Medellín is experiencing a tourism boom at the moment. Travelers from all over the world are flocking to the once no-go city to enjoy excellent weather, amazing public transport and its remarkable turnaround from the world capital of violence to a thriving metropolis. Here are the coolest areas to visit.
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Considered the traveler neighborhood in Medellín, El Poblado is easily the most popular part of town for foreigners in the city due to its large number of hostels, bars, nightclubs and restaurants. Out-of-towners particularly love the area around Parque Lleras – it can get pretty rowdy on weekends. El Poblado might not be the neighborhood to get a sense of the real Medellín, but with some of the best food and drinks in the city – not to mention a young and vibrant crowd – it’s a great spot to visit.
Just south of Poblado is Envigado, another area popular with visitors. Unlike its noisy northern neighbor, however, it’s primarily a residential spot – its pleasant tree-lined streets lack the hotels and hostels of El Poblado. Due to strict building height restrictions, it has also retained a suburban neighborhood vibe and a large number of green spaces. Along with Laureles, this is the area to be if you’re planning to make Medellín home.
A pleasant upper-middle-class residential part of town, Laureles – sometimes joined with neighboring district Estadio and called Laureles-Estadio – sits alongside the Atanasio Girardot Stadium where the local soccer teams play. It’s an amazing place to visit if you’re into the sport, and there are popular nightlife spots here too, such as La 70 and Calle 33. Generally speaking, Laureles has a laid-back vibe with lots of little cafes and small bars.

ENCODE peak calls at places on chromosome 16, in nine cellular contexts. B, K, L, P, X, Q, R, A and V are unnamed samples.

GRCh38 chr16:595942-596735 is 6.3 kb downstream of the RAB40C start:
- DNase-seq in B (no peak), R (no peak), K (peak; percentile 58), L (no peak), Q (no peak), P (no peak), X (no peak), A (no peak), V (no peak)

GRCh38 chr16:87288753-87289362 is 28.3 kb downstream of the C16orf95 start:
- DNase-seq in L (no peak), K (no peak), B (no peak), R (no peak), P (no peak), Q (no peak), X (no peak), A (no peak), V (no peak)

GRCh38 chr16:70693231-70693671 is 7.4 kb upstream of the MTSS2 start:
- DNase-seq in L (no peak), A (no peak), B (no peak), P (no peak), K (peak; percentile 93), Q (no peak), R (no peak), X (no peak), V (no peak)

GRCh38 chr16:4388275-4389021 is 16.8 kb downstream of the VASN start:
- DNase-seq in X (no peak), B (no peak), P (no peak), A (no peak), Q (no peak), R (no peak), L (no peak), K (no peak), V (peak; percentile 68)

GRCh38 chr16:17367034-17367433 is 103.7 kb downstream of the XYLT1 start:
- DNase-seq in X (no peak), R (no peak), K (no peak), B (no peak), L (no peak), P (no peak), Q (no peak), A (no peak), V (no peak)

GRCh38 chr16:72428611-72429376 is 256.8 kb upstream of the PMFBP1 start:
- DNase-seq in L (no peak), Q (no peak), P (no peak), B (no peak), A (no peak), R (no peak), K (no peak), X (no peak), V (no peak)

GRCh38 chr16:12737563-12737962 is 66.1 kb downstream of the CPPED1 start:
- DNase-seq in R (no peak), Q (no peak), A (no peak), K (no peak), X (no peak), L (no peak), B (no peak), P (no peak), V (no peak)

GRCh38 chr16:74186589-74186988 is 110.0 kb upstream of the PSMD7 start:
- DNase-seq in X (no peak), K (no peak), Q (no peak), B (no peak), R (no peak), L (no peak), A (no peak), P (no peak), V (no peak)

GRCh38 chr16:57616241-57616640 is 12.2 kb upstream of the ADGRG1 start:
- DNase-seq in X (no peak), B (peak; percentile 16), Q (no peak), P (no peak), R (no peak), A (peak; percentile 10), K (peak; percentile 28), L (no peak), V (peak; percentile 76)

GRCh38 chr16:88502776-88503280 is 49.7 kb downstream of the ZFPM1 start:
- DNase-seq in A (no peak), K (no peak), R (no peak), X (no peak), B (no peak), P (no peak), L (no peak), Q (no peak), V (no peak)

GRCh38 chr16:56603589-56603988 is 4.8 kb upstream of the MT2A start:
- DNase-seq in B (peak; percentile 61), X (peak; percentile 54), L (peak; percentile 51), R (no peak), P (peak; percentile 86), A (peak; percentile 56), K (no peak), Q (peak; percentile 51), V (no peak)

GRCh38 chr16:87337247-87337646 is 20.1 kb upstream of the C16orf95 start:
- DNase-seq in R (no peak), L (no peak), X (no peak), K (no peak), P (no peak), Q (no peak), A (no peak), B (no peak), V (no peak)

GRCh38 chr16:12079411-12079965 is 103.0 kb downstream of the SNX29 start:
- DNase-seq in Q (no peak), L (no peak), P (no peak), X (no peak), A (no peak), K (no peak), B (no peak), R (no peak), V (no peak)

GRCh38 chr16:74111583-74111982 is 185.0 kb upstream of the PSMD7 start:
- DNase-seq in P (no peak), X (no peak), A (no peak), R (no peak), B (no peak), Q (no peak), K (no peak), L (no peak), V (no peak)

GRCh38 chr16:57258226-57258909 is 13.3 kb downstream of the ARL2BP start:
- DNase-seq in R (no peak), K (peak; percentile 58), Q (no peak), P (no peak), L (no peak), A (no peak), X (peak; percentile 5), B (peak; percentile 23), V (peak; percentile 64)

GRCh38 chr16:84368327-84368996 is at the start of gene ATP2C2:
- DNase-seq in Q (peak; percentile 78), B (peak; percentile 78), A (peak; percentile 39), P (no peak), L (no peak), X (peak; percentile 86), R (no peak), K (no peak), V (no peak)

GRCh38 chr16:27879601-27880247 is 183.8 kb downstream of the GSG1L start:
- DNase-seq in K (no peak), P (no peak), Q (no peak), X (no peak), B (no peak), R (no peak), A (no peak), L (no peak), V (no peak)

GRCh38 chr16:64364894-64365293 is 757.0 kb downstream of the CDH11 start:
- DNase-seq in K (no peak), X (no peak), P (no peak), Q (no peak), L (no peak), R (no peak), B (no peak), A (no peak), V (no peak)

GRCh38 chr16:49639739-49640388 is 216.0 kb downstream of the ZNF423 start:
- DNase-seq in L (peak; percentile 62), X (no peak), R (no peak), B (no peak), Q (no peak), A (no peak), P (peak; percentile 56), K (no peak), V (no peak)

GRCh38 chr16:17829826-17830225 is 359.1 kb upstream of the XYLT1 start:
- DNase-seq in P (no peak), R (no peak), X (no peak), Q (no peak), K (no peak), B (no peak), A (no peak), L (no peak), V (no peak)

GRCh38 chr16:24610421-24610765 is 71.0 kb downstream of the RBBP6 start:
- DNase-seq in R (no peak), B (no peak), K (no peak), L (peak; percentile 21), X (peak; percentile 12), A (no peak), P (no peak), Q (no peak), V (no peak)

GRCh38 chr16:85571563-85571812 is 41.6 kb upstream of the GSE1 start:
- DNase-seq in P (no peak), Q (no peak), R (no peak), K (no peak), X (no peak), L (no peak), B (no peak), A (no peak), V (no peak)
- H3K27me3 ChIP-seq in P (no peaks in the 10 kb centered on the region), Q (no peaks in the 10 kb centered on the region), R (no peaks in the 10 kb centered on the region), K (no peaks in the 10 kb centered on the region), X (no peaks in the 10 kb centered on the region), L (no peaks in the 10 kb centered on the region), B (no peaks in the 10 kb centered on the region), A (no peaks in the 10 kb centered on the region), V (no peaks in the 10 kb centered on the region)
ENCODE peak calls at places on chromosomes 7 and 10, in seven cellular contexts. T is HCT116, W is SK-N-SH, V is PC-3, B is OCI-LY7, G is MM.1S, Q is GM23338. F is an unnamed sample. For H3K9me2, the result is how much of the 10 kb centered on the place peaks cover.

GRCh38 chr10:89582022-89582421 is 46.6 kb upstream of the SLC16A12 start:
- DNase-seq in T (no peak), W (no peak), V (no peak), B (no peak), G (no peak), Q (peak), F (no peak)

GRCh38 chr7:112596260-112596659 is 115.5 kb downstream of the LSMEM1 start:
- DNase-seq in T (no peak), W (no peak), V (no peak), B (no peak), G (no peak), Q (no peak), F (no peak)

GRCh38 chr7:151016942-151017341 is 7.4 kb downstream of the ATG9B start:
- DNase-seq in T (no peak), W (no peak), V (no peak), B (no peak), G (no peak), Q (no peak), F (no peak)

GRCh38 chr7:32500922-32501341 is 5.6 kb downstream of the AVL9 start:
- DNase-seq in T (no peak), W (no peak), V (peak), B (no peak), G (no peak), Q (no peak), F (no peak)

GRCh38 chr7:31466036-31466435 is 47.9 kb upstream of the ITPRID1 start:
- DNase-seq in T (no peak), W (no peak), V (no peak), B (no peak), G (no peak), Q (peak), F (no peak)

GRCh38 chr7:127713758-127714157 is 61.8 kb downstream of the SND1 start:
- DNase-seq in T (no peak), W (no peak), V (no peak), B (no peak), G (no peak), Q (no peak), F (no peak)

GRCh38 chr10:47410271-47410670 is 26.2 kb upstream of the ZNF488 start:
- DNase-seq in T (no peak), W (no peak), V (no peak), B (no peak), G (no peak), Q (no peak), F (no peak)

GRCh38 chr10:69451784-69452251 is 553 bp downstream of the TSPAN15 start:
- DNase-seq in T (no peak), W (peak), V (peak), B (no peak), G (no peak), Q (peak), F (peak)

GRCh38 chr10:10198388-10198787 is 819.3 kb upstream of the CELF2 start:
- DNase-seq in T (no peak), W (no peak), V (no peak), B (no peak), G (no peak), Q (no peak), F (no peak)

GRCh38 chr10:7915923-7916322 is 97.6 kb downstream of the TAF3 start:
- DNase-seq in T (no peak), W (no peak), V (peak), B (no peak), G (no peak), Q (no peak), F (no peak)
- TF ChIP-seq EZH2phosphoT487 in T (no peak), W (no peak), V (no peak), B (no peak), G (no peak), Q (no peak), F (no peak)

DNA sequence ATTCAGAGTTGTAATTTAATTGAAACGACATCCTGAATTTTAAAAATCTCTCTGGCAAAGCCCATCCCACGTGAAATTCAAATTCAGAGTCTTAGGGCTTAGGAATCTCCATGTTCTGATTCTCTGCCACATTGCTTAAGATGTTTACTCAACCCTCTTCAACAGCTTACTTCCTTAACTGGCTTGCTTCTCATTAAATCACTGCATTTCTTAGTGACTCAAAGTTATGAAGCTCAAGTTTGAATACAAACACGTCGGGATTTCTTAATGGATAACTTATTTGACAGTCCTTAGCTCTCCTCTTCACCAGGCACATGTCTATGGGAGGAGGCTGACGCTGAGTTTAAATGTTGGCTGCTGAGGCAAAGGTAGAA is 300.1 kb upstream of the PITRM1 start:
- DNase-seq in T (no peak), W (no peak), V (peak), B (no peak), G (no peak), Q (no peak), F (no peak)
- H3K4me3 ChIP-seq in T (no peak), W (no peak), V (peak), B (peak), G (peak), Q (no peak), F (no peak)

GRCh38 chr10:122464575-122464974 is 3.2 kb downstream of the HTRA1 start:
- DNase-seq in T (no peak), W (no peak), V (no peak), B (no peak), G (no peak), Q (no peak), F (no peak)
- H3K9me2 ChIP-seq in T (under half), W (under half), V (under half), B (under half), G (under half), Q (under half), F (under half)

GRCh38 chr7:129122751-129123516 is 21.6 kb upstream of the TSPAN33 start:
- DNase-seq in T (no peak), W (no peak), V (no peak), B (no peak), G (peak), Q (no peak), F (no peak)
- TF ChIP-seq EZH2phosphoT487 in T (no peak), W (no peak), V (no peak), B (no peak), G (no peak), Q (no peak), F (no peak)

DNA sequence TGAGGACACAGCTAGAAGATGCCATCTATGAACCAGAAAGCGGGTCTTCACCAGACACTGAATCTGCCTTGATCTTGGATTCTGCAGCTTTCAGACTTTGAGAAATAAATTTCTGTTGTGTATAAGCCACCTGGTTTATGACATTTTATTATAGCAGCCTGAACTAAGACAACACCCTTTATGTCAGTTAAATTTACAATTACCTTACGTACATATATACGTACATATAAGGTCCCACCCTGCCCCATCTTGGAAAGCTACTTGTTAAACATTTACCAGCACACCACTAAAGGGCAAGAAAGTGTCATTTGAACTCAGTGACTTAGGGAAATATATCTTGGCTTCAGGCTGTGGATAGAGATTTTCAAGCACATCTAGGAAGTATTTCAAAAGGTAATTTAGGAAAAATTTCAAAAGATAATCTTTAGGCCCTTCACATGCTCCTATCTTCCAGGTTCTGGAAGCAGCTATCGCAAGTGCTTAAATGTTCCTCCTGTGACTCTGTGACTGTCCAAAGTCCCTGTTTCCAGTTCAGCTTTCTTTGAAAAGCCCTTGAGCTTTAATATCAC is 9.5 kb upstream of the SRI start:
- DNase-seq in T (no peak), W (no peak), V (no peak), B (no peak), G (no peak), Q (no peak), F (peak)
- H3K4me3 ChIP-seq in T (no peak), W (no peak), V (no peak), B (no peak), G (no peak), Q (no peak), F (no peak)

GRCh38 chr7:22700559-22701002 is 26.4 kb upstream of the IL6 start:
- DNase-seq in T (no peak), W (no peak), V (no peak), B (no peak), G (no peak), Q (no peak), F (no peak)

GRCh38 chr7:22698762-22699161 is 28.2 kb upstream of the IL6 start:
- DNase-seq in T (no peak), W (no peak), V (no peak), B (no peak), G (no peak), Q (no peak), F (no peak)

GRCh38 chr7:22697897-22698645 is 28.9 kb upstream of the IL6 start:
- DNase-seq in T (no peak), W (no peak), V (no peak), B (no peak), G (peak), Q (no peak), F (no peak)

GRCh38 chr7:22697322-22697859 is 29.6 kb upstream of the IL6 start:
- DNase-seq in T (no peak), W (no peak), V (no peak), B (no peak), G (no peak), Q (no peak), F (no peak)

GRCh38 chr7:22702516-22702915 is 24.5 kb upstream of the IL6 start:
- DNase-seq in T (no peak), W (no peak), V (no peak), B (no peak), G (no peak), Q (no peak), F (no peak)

A little sub-neighborhood of nearby El Poblado, Patio Bonito is an oasis of calm compared to the hustle and bustle of its big brother. Another primarily residential area, it has an excellent selection of hipster restaurants, bars and cafes, plus some fantastic co-working spaces, making it a favorite spot with Medellín’s growing digital nomad community.
One of the riskier neighborhoods in Medellín, El Centro, which is easily accessible via the comfortable Medellín Metro, certainly isn’t the spot to book a hotel – but it’s a must-visit for any tourist in the city. The Botero Park, Antioquia Museum, Casa de La Memoria, Parque de Las Luces and much more all lie here. Wandering around Centro at night is not recommended, but be sure to swing by during the day – especially as part of the Free Medellín Walking Tour, which travels around El Centro while explaining the history of the city.
A small neighborhood to the south of Envigado, Sabaneta is another residential part of Medellín and an increasingly popular place to live for foreigners. The focal point here is the pretty central square, Parque Sabaneta, a pleasant one-block plaza with a church and lots of trees, surrounded by little bars and restaurants. Often ranked as the most liveable area in Medellín, Sabaneta might not be the first place people talk about in the city – but it’s a strong up-and-comer.
To the south of Laureles is Belén, another middle-class neighborhood, but one with a much grittier feel. It used to be quite unsafe, but it’s now growing in popularity with the ever-increasing foreign community in Medellín. There are lots of outside spaces to enjoy here too, with a large central park as well as Cerro Nutibara, a small hill crisscrossed by hiking and cycling trails and the lovely little replica village of Pueblito Paisa perched on top.
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